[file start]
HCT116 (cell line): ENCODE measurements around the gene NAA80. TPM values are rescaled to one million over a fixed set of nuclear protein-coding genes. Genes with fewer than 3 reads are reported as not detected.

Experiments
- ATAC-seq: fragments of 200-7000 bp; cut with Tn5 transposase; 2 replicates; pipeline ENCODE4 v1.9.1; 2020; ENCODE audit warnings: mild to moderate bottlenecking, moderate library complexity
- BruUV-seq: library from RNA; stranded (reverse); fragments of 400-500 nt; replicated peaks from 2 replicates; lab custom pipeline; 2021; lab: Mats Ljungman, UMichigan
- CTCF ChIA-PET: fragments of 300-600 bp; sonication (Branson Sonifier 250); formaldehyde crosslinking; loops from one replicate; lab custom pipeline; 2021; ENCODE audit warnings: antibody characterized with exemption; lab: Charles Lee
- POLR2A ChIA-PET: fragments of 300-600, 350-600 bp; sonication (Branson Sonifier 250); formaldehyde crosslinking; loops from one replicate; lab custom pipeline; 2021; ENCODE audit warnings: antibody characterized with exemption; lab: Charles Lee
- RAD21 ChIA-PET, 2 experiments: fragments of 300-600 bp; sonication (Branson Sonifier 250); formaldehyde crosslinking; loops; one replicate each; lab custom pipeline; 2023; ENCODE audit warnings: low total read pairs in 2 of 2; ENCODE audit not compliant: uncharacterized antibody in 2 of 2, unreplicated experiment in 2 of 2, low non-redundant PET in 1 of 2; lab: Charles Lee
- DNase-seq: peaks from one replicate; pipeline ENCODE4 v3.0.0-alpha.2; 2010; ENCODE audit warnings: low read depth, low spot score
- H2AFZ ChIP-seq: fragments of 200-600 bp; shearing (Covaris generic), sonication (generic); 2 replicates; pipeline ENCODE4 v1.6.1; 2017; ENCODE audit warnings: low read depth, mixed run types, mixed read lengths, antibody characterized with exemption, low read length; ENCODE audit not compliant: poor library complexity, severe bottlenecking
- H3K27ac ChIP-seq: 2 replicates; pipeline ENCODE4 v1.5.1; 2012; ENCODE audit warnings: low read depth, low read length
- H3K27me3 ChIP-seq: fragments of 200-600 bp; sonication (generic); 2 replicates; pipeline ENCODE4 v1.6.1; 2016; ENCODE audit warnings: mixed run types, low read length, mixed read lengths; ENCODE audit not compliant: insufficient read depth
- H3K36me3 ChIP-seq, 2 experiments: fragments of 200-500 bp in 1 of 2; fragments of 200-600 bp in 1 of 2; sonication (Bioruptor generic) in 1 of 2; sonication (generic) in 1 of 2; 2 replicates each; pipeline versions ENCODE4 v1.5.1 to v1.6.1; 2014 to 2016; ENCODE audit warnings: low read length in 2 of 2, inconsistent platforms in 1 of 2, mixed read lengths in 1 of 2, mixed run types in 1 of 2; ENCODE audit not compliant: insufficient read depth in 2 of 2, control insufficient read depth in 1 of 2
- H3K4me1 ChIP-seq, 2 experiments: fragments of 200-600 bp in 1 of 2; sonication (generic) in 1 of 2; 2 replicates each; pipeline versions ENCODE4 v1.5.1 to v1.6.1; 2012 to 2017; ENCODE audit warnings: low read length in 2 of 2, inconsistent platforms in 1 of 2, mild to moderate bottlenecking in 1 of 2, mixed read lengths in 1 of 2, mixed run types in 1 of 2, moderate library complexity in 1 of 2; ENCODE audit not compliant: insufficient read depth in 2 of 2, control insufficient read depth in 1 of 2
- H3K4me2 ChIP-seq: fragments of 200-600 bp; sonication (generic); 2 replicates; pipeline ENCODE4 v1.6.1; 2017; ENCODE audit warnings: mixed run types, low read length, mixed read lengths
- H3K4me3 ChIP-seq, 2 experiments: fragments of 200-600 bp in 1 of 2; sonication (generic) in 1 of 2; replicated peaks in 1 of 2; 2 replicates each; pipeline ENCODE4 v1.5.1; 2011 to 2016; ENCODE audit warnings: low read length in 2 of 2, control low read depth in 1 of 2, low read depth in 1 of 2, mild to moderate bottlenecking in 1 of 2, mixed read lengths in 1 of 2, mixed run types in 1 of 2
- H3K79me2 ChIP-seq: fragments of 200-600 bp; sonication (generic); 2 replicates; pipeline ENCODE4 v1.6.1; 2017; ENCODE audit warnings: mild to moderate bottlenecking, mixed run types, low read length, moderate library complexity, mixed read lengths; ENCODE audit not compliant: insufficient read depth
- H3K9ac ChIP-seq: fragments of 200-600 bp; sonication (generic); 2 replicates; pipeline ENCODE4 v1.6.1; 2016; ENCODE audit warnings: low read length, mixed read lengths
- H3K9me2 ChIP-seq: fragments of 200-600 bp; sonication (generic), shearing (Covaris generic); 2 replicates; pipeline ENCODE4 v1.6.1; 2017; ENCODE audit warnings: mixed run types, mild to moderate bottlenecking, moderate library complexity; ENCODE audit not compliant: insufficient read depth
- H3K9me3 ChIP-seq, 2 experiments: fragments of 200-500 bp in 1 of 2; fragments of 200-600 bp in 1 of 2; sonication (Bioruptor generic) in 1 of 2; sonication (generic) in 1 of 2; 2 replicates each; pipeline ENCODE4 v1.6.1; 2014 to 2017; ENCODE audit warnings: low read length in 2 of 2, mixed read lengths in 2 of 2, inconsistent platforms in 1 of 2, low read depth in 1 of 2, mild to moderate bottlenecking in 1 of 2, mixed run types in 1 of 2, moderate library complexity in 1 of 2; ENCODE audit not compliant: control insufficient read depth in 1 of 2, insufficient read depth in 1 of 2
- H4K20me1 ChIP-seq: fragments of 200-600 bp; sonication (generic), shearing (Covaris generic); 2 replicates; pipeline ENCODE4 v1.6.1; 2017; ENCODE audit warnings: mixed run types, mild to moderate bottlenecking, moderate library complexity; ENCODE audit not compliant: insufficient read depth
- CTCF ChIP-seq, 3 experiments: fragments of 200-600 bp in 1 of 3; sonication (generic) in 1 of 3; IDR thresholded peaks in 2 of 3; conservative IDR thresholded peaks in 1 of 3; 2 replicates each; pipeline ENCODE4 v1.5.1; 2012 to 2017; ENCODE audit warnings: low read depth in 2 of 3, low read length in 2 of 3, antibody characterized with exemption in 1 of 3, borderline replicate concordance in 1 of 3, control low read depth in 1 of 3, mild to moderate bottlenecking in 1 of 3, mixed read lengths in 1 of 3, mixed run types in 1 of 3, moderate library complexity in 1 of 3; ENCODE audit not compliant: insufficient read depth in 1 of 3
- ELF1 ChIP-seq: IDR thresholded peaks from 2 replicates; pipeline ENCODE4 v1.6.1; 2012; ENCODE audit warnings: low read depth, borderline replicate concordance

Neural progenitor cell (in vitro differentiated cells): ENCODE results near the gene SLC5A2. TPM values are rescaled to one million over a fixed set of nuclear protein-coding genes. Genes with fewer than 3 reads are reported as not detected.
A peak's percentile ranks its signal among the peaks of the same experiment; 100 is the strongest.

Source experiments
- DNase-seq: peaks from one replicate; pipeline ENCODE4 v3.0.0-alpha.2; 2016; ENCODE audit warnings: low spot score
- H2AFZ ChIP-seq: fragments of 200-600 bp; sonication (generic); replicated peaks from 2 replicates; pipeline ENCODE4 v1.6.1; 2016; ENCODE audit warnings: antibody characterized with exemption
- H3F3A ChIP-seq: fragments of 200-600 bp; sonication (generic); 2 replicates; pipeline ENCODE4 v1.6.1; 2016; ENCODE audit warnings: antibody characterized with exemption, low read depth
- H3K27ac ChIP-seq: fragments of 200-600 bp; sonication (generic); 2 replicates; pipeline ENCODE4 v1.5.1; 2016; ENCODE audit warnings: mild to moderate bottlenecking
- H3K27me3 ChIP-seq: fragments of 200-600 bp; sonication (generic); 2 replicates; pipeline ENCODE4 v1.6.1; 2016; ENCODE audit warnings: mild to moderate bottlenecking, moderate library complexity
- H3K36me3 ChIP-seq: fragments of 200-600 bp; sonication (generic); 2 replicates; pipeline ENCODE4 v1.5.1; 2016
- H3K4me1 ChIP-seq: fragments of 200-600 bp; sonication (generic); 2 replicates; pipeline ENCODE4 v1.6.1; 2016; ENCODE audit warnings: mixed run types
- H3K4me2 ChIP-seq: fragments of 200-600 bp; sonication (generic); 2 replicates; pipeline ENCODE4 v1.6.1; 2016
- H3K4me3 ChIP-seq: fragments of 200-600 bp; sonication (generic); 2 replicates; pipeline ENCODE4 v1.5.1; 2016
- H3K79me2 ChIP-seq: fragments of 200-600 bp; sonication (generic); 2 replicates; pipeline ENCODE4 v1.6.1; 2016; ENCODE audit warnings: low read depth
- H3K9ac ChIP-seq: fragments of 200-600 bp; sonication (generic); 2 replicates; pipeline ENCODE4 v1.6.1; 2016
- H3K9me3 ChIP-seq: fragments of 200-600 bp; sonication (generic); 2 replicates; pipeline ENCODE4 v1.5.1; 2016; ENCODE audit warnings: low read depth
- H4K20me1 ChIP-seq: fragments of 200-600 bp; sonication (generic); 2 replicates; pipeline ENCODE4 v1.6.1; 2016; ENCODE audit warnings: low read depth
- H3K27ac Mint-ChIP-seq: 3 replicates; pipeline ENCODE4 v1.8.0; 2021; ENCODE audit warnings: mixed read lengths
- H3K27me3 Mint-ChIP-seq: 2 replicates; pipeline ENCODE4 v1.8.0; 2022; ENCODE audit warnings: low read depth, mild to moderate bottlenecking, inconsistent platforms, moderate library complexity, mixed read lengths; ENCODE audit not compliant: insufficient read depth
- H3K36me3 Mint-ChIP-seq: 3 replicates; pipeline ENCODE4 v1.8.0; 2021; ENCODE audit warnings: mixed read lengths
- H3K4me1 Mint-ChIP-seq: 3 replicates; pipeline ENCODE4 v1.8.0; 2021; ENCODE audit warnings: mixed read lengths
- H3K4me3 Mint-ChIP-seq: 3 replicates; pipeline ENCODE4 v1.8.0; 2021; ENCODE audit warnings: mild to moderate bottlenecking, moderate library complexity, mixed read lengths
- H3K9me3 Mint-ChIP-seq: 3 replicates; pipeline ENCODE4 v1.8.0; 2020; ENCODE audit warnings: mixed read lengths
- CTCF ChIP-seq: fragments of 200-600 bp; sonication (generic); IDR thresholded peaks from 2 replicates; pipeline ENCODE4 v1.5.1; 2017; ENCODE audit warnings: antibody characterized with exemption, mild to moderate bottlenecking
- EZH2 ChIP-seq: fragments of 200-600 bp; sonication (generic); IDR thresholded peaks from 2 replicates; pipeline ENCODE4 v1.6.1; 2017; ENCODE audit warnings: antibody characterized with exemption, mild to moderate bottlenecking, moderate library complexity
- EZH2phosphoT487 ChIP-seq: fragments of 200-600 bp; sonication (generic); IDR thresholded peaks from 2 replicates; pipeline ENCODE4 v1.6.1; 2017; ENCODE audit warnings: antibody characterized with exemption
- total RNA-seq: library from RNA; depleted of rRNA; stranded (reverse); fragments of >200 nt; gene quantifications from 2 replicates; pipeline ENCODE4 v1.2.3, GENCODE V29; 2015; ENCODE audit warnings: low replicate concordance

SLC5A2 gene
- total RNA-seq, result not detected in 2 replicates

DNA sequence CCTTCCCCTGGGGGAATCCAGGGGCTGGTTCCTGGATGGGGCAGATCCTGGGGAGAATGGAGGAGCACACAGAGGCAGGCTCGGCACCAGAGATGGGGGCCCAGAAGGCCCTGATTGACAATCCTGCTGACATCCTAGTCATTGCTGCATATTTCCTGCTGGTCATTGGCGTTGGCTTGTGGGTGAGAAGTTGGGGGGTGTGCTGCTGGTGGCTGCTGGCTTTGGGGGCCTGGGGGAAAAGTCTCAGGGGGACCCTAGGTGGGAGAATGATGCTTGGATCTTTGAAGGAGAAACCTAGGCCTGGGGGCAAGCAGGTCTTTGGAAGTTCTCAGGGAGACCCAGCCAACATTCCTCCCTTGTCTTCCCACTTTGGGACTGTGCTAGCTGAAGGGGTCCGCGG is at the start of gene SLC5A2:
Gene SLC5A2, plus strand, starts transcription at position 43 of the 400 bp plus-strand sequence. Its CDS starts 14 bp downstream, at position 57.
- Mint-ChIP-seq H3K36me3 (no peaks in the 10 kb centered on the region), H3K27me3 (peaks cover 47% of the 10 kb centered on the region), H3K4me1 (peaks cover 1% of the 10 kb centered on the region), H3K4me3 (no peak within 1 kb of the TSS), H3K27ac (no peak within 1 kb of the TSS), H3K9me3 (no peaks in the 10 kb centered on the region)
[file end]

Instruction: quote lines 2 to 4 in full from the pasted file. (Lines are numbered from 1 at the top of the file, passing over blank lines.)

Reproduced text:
Experiments
- ATAC-seq: fragments of 200-7000 bp; cut with Tn5 transposase; 2 replicates; pipeline ENCODE4 v1.9.1; 2020; ENCODE audit warnings: mild to moderate bottlenecking, moderate library complexity
- BruUV-seq: library from RNA; stranded (reverse); fragments of 400-500 nt; replicated peaks from 2 replicates; lab custom pipeline; 2021; lab: Mats Ljungman, UMichigan